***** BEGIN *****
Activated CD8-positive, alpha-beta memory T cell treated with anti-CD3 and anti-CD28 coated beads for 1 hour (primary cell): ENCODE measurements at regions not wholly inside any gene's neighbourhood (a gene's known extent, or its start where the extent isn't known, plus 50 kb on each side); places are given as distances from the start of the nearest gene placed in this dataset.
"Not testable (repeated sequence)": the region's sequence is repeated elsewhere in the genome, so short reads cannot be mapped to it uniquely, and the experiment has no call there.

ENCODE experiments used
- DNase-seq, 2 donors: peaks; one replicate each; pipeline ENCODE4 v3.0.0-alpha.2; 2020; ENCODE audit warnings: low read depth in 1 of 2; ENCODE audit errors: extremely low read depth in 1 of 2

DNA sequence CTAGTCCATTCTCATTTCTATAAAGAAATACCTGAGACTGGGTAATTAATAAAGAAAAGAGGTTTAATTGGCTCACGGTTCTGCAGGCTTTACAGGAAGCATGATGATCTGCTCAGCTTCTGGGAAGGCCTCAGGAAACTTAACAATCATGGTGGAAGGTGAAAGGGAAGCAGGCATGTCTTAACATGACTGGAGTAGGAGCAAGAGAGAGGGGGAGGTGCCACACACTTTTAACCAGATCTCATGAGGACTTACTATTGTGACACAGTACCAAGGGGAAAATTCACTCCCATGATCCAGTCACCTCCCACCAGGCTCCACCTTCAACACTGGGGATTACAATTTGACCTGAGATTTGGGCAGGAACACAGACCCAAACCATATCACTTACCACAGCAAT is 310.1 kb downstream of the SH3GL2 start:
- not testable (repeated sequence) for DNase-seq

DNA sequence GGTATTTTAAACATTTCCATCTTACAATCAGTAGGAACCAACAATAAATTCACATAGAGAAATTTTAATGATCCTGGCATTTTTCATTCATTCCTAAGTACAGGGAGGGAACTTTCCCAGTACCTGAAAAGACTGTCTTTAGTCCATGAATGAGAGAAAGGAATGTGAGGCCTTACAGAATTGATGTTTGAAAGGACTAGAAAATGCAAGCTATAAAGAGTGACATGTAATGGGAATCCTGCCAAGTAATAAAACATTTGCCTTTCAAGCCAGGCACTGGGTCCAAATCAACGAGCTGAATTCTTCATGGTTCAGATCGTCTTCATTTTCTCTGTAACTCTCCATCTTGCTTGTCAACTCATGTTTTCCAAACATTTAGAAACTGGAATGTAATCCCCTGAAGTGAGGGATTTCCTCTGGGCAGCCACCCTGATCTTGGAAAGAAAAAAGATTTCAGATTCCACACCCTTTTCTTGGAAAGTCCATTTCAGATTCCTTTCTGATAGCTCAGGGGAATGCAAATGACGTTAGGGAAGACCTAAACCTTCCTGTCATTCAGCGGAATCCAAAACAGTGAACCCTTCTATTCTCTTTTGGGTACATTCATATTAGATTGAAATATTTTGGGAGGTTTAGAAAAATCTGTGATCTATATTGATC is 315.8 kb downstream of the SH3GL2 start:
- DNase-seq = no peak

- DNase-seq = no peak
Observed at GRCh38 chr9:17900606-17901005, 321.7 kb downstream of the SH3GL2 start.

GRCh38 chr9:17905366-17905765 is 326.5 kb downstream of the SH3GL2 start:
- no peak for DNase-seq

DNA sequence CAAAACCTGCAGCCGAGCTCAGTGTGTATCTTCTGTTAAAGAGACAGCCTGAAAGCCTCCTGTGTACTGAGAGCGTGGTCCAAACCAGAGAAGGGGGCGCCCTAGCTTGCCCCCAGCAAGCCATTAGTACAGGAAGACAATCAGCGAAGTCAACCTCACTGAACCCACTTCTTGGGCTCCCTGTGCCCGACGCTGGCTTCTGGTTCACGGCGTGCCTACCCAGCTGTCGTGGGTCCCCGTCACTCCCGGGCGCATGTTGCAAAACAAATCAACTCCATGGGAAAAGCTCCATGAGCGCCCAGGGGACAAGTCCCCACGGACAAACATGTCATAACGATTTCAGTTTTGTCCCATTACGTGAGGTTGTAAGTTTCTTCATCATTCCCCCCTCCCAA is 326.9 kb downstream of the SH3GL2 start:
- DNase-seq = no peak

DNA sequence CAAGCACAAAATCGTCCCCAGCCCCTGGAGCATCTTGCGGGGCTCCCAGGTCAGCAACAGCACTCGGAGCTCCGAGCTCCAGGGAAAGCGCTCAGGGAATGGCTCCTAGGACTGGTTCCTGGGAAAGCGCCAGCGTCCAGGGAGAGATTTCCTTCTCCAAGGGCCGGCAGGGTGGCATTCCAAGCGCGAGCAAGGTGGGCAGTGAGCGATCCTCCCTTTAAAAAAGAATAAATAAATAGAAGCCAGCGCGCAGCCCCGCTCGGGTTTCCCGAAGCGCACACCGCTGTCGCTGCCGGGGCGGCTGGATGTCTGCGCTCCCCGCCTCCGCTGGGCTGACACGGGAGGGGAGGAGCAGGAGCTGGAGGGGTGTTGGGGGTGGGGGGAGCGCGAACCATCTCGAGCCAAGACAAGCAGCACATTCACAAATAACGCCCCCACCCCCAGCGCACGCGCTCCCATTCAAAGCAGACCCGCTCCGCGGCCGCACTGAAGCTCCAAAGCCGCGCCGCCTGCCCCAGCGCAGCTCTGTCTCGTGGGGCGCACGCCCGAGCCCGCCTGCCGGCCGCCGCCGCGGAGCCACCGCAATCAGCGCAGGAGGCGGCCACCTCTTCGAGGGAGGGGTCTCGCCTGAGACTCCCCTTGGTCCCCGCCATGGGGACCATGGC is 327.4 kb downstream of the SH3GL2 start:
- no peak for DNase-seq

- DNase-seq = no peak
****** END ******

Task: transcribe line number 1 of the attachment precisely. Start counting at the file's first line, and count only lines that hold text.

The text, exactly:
Activated CD8-positive, alpha-beta memory T cell treated with anti-CD3 and anti-CD28 coated beads for 1 hour (primary cell): ENCODE measurements at regions not wholly inside any gene's neighbourhood (a gene's known extent, or its start where the extent isn't known, plus 50 kb on each side); places are given as distances from the start of the nearest gene placed in this dataset.